As SaaS organizations of any size can attest to, winning new clients is only half the battle. The real testament to a company’s product, culture, and employees is showcased in the success of its customers. Customer retention should not only be at the top of any executives priority list, it should be a priority for the entire company, and every employee and every team should own a stake in customer success.
Below we’ll share 5 bulletproof strategies any organization can leverage immediately to build and grow a winning customer success culture from the ground up:
5 Strategies to Build Customer Success as a Company Culture
1. Make a Culture of Success the Top Priority Across the Organization
For SaaS companies, it’s foundational that every single department feel dedicated to creating a culture of customer success. The key to ensuring every employee shares this outlook is for metrics or qualitative goals to be tied to each department and each role, designed to measure customer satisfaction and success.
This culture of success goes far beyond the CSM role alone. The marketing department, for example, can be incentivized to capture success stories from customers and include current customers in outbound marketing campaigns. Product teams can communicate directly with customers on what features are well received and used with purpose, and which should be evaluated. Even with finance and administration teams, the key is to open up a direct line of communication between customers and your internal teams to streamline processes and to make sure customers know they are the priority and lifeblood of your business.
2. Ensure CSMs Are Aligned to Customers’ Goals & KPIs
The foundation to cultivating a long-term, mutually beneficial partnership between your SaaS organization and your customers is truly understanding your clients from the inside out. Our Founder & CEO, Dave Blake, calls this “going high and wide,”meaning your team must establish a solid relationship with everyone associated with your business, from the decision makers to the users and beyond.
Wondering what questions you should ask to get to the root of individual goals and KPIs? Think of questions like:
- What are their team goals for your solution within their company?
- What are their most important KPIs?
- How are they personally measured or compensated?
- Did they have a role in choosing your solution?
Once this information is identified and understood, it’s now the CSM’s responsibility to tailor the relationship and the solution to what matters most to the customer – and in turn realize what will ultimately make that customer successful.
3. Ask For Internal & External Feedback… And Use It
As Entrepreneur magazine points out in this recent article, one of the best ways you can show your customers you care is by asking them for feedback, responding to their suggestions, and making the necessary adjustments. The article suggests the following strategy:
- Ask your customers what’s on their minds on a fairly regular basis. This can include feedback on any number of topics, from their sales processes to a recent service experience to their thoughts on your company’s mission and values.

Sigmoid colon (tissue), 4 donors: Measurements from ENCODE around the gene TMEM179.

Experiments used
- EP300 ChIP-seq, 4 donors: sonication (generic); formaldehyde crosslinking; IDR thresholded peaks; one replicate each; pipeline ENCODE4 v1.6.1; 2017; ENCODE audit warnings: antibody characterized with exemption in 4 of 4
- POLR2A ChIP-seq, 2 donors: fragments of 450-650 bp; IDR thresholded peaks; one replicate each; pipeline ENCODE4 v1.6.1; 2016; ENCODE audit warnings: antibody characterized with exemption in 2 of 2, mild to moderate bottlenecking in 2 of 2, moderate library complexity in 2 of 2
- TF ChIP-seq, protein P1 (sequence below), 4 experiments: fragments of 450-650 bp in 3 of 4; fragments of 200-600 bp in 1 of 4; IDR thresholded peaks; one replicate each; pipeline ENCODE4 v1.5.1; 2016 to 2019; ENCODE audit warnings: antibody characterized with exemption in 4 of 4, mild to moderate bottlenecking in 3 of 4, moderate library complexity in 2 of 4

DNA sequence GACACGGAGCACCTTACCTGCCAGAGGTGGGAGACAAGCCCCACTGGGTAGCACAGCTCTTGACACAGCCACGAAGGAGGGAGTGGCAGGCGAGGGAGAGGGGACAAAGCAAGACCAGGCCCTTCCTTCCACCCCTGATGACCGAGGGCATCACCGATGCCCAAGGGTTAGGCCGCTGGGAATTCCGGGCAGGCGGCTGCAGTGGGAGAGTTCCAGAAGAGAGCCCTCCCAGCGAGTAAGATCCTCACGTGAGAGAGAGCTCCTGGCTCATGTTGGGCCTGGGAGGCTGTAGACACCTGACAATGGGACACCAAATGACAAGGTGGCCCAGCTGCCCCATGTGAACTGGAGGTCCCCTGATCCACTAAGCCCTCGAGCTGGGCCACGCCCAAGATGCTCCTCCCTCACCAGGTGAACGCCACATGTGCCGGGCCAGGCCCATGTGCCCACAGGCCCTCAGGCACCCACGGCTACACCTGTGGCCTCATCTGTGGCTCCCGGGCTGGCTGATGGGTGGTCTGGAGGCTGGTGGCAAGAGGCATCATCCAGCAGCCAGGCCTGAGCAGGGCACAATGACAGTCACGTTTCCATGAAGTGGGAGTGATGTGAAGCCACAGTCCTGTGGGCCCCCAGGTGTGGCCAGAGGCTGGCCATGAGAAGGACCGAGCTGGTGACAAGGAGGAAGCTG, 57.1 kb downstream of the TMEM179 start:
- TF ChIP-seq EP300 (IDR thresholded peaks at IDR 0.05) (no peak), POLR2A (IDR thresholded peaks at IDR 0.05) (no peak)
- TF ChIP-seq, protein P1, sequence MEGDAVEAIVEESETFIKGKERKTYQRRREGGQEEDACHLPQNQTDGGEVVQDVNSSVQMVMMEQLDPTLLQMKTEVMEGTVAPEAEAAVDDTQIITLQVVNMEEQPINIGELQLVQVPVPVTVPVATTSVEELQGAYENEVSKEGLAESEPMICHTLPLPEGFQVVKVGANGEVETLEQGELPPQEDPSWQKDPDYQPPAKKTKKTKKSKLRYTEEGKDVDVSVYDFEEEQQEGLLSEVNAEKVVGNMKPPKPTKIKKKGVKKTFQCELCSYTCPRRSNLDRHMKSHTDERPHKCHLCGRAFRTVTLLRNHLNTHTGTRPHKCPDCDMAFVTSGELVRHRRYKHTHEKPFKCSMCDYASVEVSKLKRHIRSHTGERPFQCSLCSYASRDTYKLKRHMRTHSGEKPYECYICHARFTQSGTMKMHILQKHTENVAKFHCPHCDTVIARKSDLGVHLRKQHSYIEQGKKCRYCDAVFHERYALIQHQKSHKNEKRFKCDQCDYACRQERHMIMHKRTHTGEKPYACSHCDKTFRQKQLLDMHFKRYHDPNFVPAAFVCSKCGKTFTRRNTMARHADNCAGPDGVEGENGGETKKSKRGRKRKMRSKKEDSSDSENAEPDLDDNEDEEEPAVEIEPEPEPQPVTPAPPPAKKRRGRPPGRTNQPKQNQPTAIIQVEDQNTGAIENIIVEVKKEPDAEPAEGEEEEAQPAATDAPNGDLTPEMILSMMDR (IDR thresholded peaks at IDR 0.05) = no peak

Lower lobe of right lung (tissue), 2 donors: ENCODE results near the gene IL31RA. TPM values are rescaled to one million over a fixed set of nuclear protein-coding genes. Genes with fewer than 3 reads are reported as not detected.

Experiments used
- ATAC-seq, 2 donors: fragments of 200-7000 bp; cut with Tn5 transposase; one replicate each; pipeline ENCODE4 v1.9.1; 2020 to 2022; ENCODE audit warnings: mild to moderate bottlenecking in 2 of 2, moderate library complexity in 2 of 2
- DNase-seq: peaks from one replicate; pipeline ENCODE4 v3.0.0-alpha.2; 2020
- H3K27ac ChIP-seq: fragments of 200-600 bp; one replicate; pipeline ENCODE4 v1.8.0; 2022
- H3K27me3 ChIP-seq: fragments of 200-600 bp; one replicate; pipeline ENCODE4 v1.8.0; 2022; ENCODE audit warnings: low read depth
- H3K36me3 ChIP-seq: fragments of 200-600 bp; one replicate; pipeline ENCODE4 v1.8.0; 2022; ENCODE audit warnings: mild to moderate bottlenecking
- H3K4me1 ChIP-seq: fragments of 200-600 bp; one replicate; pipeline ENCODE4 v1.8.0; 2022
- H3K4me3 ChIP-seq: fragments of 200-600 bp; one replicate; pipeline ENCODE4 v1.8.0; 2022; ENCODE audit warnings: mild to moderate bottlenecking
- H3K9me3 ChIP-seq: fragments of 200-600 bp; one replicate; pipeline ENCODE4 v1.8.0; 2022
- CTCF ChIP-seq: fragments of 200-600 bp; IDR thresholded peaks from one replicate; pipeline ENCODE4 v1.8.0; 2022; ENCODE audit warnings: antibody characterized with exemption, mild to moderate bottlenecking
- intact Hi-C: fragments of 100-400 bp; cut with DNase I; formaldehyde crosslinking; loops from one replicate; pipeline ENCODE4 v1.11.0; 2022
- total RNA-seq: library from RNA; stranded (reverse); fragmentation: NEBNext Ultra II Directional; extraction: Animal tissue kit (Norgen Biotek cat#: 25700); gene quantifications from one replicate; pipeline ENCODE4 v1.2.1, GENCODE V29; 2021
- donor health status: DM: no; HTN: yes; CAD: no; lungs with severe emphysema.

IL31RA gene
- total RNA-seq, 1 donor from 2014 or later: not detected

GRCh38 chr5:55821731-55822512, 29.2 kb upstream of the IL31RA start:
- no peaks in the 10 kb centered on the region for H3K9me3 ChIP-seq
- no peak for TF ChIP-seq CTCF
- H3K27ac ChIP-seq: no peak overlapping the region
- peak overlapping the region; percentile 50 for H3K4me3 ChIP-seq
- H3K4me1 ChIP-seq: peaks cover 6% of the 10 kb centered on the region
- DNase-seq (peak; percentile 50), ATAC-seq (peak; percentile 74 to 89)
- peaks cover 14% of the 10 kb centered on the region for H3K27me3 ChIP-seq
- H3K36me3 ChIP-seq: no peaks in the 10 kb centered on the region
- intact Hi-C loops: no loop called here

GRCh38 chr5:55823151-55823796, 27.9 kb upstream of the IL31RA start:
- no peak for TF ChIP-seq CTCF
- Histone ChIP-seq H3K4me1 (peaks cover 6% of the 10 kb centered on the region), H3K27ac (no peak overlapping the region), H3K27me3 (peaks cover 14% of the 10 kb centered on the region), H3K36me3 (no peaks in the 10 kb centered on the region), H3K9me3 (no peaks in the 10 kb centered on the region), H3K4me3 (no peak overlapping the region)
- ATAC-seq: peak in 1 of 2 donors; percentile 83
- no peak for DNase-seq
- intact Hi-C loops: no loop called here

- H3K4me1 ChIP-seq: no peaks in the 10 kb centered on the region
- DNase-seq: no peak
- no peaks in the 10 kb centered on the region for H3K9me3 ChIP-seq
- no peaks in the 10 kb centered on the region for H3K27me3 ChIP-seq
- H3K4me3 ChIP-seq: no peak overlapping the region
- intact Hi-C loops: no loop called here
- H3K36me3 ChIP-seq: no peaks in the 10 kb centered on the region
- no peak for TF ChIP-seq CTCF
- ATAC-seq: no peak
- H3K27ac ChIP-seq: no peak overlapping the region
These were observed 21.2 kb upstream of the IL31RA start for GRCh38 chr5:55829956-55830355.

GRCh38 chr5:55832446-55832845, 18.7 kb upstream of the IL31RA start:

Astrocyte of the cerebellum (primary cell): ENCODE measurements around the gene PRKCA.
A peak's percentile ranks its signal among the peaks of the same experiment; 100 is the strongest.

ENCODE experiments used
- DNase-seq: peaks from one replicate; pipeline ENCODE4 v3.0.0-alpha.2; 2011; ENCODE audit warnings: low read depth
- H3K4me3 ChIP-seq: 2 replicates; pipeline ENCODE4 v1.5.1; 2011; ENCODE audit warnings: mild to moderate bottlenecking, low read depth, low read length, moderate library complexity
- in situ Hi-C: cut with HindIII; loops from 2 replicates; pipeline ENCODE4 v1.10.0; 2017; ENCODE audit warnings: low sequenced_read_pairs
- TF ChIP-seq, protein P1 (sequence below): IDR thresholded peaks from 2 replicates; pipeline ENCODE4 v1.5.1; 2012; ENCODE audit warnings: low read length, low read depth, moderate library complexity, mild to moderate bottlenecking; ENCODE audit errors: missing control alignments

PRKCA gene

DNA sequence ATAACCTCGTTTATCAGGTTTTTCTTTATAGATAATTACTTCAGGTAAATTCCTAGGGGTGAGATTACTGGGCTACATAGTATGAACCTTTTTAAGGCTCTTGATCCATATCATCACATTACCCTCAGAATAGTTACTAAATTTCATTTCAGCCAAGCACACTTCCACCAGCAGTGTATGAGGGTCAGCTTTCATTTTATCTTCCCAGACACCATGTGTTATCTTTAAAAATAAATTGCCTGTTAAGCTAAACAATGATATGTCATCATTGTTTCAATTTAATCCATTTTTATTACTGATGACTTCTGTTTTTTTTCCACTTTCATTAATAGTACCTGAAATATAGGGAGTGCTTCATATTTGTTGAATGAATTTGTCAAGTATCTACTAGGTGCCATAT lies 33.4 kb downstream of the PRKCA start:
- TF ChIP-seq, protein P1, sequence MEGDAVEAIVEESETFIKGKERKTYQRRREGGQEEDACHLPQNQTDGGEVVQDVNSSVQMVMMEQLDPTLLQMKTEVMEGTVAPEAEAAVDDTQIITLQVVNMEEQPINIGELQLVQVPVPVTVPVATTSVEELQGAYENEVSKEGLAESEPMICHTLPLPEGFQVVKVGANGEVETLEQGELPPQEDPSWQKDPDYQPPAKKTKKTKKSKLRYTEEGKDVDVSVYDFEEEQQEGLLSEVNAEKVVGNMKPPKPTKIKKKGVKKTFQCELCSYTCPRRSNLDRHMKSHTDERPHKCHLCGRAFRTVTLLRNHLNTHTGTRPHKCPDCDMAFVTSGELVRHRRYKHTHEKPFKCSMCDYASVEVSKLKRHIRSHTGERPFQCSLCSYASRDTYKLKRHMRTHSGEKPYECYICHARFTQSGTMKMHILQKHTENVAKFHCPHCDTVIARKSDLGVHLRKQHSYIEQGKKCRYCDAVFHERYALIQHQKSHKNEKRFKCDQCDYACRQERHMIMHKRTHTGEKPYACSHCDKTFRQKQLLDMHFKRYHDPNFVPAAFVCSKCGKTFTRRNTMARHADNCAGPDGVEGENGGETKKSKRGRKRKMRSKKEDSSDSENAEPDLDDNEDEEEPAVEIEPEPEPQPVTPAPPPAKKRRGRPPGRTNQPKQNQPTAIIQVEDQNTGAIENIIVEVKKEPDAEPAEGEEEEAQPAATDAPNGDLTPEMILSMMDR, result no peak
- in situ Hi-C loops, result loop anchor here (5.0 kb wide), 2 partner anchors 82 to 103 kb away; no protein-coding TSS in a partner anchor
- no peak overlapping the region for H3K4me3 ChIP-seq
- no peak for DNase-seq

- Listen to everything your customers have to stay, both through surveys and through less traditional methods like social media. Creating a social group and enabling clients to engage with each other promotes a sense of community and togetherness between your customers.
- Respond to your customers quickly and politely, whether they are raising a compliment or a complaint. If there is a problem, try to fix it as soon as possible so your customer knows you are listening and that you care.
- Adapt your business and your product based on what you are hearing from customers. This will help you retain your clients in the long-term, as well as help attract new clients who may have the same ideas.
4. Set Customer Expectations Early & Stick To Them
From the moment the deal closes to the kick-off call, it’s important to understand what commitments were made (on both sides), what products/services were sold, what timelines were set, and any other promises that were made. Ensuring these expectations are out in the open early in customer meetings not only helps promote retention, but also:
- Proves to your customer that you have clearly prioritized your relationship with them (especially if you deliver well before an agreed upon deadline).
- Eliminates any uncertainty in your relationship, both on your company’s side as well as your customer’s. This will give both of you some much needed peace of mind.
- Develops KPIs early enough in your customer’s relationship timeline that will help both sides succeed in reaching critical goals and milestones as a team.
5. Be Proactive with Customer Needs
Sometimes customer success teams fall into the trap of viewing their role as focused solely on retaining customers, rather than growing current accounts. Just simply going through the standard activation process with occasional touch points and pre-scheduled calls can often lead to high churn rates and dissatisfied customers
Instead, CSMs should approach new customers with an offensive mindset and focus on how to proactively drive value and promote growth within accounts. In reality, clients won’t be scared off by an offensive-minded onboarding or activation process. As Dave Blake explains in this recent blog post, these proactive CSMs actually develop deeper relationships with their customers, better understand their key business objectives, and can transition this understanding into higher retention rates and growth.